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Transitioning from Koine to Classical Greek


Alex Madlinger
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Hey Classical people,

 

I'm sneaking over here from the Religion board to ask a question. I was admitted to the MA in Religions in Antiquity at Minnesota, and that degree is housed in a classics program. As such, I'll be expected to pass exams in Classical Greek. However, as a seminary-trained student of early Judaism and Christianity, I've only had exposure to Koine Greek. Does anyone have any advice for me about this transition?

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I don't have a lot of advice, except that it would be worth it to get an attic greek grammar (Smyth is the standard) or textbook. The grammar in koine is simpler (from what I understand, though I don't have any experience in koine personally) and there is a whole mood that don't exist in koine (optative, used much more frequently than subjunctive in classical Greek). Other than that, I would say just start reading some classical texts on your own. Intro commentaries like Helm's Plato will help with some of the trickier classical grammar. Congrats on the acceptance, and good luck!

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I would recommend making the transition through the Atticizing church fathers.  As RomulusAugustus mentioned, Koine tends not to use the optative, but it really depends on what you're reading.  The style of Chrysostom and Athanasius, for example, is more Attic than the NT but still easier than, say, Demosthenes or even Plato.  So maybe something like Acts -> Athanasius (Vita Antonii or De incarnatione) -> Chrysostom (any of the homilies) -> Basil (Ad adolescentes) -> maybe Plato.  Xenophon is relatively easy, so he'd also be good for getting used to the optative and other differences from Koine.  In addition to the resources RomulusAugustus mentioned, the Bryn Mawr commentaries are excellent for just getting through the text, as are the Oklahoma Classical Culture ones.  Geoffrey Steadman has quite a few free commentaries on his website.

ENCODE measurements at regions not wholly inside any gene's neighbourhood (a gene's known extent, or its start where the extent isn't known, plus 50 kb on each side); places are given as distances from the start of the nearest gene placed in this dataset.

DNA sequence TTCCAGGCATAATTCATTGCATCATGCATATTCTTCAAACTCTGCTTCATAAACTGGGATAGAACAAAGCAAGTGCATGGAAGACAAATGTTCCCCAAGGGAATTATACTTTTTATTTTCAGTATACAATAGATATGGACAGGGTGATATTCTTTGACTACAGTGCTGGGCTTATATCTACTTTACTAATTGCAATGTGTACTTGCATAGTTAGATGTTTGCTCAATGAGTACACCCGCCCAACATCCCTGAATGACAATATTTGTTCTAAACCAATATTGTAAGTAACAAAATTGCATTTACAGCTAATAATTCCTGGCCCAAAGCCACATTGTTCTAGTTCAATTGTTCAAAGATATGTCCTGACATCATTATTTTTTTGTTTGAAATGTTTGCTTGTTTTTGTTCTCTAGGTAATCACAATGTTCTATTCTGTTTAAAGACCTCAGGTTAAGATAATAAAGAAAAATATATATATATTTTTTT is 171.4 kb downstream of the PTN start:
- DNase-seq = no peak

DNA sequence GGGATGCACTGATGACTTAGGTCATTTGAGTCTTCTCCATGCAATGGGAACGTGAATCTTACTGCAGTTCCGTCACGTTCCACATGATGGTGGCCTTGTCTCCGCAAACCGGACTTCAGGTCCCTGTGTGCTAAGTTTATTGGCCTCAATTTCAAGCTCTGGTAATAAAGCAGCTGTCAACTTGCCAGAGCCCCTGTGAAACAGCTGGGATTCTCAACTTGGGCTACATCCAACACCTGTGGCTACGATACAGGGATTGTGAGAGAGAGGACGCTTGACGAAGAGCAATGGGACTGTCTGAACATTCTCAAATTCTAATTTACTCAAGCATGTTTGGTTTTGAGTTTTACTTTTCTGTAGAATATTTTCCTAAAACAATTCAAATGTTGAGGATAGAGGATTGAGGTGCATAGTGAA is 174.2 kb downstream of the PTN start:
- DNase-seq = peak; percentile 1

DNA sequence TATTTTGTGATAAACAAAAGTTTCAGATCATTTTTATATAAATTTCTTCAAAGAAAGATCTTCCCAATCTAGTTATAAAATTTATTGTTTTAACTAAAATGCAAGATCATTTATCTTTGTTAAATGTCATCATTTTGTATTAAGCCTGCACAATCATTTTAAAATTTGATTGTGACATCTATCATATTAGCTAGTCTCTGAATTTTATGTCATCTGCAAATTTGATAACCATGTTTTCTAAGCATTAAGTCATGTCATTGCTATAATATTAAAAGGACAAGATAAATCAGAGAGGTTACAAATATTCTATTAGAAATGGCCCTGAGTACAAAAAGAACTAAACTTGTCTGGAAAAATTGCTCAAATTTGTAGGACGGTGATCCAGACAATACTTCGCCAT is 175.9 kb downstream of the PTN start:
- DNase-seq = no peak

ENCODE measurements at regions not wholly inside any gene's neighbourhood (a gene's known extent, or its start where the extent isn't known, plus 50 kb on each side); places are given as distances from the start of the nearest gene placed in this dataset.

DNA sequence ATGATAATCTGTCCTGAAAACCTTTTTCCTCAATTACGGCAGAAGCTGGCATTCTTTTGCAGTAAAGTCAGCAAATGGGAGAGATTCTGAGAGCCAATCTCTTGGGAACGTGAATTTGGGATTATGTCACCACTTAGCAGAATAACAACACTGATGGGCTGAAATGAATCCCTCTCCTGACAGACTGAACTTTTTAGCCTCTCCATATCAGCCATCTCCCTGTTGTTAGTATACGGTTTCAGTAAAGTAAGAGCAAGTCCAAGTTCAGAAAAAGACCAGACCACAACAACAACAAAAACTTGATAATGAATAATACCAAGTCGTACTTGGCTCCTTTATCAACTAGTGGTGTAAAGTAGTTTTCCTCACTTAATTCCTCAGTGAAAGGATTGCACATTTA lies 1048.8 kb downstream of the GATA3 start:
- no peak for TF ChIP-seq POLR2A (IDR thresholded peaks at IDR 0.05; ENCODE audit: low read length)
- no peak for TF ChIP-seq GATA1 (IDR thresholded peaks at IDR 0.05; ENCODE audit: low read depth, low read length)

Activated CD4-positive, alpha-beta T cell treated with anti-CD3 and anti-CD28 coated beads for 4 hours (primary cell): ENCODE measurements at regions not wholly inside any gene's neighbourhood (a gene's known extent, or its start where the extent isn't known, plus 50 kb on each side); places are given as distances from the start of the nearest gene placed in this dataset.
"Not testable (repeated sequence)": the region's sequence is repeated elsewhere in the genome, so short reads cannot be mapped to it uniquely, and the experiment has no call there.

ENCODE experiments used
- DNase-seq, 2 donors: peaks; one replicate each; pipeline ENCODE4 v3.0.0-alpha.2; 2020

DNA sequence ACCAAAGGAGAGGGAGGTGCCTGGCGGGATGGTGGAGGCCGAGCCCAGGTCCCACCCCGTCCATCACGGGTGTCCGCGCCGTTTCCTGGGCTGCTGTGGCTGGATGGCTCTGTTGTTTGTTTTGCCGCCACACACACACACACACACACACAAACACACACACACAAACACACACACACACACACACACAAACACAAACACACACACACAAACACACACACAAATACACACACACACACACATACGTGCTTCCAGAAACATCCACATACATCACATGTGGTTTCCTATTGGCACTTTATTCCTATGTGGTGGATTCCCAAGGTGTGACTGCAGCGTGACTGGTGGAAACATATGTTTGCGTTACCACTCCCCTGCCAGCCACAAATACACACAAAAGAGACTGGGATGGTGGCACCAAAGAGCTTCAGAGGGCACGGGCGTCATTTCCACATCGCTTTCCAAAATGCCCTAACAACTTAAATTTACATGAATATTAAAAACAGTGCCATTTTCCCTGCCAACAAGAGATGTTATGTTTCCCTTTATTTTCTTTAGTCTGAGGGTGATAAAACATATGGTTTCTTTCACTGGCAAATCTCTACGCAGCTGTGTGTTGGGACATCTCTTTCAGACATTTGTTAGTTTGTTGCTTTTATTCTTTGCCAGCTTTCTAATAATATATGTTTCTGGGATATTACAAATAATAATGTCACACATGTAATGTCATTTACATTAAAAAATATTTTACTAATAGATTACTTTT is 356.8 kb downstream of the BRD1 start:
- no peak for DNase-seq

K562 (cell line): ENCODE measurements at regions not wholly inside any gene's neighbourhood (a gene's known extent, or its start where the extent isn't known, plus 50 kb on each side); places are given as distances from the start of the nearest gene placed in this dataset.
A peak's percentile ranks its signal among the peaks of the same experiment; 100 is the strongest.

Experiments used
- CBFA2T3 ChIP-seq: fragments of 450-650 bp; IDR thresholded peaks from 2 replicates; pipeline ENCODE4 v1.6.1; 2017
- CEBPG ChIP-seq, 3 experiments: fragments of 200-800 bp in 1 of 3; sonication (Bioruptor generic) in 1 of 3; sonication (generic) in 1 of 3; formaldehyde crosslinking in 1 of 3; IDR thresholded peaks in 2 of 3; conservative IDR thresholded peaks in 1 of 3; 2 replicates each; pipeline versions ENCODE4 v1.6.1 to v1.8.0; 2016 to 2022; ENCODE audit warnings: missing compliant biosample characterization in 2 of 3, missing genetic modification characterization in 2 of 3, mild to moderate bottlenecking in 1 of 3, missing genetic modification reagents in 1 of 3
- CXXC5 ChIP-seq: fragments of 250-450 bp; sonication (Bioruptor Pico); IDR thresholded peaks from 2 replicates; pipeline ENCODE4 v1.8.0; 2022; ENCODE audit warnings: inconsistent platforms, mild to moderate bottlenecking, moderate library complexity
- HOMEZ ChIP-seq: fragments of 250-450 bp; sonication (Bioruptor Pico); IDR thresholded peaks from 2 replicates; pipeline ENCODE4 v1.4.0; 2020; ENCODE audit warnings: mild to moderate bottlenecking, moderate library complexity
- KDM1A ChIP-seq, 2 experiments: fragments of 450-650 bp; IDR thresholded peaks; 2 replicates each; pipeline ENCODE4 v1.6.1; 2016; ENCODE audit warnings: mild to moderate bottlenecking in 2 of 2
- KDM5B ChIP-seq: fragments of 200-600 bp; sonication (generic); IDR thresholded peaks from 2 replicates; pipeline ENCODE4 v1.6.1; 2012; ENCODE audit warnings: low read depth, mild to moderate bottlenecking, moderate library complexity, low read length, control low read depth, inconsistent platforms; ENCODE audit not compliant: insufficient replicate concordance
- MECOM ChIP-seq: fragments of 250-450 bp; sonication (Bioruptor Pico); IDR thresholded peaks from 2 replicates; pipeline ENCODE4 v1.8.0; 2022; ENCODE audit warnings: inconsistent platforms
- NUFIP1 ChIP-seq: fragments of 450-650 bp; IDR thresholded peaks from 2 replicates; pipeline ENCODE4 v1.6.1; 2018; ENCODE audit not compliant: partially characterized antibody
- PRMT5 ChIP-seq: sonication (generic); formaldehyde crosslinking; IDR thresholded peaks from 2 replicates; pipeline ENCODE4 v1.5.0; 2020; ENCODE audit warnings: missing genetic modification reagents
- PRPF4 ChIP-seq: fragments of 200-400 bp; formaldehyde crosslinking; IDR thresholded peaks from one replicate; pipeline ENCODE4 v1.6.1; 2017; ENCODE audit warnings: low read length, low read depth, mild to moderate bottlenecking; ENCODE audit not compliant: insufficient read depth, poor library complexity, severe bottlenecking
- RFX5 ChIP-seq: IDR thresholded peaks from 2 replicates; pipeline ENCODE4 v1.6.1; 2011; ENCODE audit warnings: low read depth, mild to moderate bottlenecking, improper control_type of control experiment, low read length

I think some Homer is also on the MA reading list; Theodorus Gaza wrote an Atticizing prose paraphrase of the Iliad, which would be useful if you want to practice Epic or Attic by means of the other.

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